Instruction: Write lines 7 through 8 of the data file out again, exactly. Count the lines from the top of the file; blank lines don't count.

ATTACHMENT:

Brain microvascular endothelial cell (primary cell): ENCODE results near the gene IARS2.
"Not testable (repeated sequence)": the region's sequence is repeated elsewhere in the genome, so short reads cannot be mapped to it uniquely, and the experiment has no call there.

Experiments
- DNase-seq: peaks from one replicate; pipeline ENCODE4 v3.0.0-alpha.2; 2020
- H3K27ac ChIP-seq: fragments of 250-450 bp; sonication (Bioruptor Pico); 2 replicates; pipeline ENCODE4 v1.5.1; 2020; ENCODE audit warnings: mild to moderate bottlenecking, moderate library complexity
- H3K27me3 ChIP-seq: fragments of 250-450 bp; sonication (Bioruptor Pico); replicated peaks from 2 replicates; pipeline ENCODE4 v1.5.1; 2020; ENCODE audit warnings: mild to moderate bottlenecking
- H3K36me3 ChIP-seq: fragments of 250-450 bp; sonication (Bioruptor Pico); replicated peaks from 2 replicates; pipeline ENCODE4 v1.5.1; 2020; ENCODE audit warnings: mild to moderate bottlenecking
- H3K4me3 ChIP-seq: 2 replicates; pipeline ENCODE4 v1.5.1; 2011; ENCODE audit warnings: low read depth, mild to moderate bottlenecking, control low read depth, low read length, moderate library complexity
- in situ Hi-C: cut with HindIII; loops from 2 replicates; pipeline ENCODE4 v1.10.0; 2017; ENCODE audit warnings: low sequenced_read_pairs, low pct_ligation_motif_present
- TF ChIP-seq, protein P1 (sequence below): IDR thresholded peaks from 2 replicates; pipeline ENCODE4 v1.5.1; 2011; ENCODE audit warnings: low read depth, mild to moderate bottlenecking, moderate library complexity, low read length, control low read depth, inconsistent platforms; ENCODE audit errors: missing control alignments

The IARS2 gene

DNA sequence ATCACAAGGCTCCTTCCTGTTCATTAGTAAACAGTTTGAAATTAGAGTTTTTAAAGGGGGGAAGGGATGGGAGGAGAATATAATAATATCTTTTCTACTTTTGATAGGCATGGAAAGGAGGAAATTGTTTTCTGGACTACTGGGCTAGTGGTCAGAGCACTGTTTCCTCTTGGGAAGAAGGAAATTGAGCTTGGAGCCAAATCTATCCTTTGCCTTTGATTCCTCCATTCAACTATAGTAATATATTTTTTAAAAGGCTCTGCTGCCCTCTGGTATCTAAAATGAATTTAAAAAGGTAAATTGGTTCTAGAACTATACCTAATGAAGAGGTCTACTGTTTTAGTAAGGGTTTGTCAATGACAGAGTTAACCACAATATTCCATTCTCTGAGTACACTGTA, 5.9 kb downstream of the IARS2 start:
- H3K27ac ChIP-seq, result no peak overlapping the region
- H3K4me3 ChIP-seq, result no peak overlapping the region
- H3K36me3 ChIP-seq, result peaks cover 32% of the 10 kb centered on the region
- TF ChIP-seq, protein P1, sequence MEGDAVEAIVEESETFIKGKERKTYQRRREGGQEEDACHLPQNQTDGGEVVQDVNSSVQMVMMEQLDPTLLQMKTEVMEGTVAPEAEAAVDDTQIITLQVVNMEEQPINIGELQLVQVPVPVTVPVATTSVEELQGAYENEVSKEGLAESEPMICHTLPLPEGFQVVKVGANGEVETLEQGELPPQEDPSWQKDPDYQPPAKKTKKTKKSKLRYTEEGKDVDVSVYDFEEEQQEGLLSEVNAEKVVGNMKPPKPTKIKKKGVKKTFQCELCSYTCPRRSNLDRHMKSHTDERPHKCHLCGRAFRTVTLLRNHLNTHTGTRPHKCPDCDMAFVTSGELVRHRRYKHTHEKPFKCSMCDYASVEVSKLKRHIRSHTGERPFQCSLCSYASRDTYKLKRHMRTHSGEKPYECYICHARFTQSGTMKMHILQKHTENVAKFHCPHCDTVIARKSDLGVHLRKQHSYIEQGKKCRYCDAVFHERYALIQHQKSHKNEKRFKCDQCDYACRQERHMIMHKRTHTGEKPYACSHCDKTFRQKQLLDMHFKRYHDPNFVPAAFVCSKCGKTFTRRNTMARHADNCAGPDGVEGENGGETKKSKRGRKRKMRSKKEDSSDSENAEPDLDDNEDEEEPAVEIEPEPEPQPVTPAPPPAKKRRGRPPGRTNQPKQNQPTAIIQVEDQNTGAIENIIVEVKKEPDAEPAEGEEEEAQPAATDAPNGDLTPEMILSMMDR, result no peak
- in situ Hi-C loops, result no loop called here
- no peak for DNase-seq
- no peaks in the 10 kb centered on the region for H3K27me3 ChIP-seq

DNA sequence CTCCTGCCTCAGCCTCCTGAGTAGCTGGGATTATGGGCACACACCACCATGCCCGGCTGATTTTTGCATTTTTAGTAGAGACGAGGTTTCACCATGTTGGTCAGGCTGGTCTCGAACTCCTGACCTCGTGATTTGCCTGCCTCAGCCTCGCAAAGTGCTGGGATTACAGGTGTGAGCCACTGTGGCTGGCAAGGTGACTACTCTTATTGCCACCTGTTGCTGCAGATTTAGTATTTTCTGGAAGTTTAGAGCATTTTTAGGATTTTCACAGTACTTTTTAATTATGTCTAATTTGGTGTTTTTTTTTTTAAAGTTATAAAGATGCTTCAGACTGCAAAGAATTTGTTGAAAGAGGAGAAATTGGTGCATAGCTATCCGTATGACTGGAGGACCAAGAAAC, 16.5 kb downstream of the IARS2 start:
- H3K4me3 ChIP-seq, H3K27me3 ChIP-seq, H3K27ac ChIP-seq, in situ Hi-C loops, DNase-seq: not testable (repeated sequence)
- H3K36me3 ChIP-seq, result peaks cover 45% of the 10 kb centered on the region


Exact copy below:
- H3K36me3 ChIP-seq: fragments of 250-450 bp; sonication (Bioruptor Pico); replicated peaks from 2 replicates; pipeline ENCODE4 v1.5.1; 2020; ENCODE audit warnings: mild to moderate bottlenecking
- H3K4me3 ChIP-seq: 2 replicates; pipeline ENCODE4 v1.5.1; 2011; ENCODE audit warnings: low read depth, mild to moderate bottlenecking, control low read depth, low read length, moderate library complexity